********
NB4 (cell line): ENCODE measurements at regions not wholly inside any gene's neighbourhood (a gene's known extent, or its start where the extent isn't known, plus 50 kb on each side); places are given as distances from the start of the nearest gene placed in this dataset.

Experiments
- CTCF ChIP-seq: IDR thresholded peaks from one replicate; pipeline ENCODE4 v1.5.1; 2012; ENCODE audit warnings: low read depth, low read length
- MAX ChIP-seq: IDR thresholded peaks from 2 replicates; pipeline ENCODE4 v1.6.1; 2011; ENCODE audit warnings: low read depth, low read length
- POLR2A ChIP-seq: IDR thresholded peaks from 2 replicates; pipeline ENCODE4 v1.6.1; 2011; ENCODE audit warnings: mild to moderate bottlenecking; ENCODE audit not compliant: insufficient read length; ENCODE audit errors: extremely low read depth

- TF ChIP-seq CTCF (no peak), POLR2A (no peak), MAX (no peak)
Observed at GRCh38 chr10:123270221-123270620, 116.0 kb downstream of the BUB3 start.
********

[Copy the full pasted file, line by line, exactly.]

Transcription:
NB4 (cell line): ENCODE measurements at regions not wholly inside any gene's neighbourhood (a gene's known extent, or its start where the extent isn't known, plus 50 kb on each side); places are given as distances from the start of the nearest gene placed in this dataset.

Experiments
- CTCF ChIP-seq: IDR thresholded peaks from one replicate; pipeline ENCODE4 v1.5.1; 2012; ENCODE audit warnings: low read depth, low read length
- MAX ChIP-seq: IDR thresholded peaks from 2 replicates; pipeline ENCODE4 v1.6.1; 2011; ENCODE audit warnings: low read depth, low read length
- POLR2A ChIP-seq: IDR thresholded peaks from 2 replicates; pipeline ENCODE4 v1.6.1; 2011; ENCODE audit warnings: mild to moderate bottlenecking; ENCODE audit not compliant: insufficient read length; ENCODE audit errors: extremely low read depth

- TF ChIP-seq CTCF (no peak), POLR2A (no peak), MAX (no peak)
Observed at GRCh38 chr10:123270221-123270620, 116.0 kb downstream of the BUB3 start.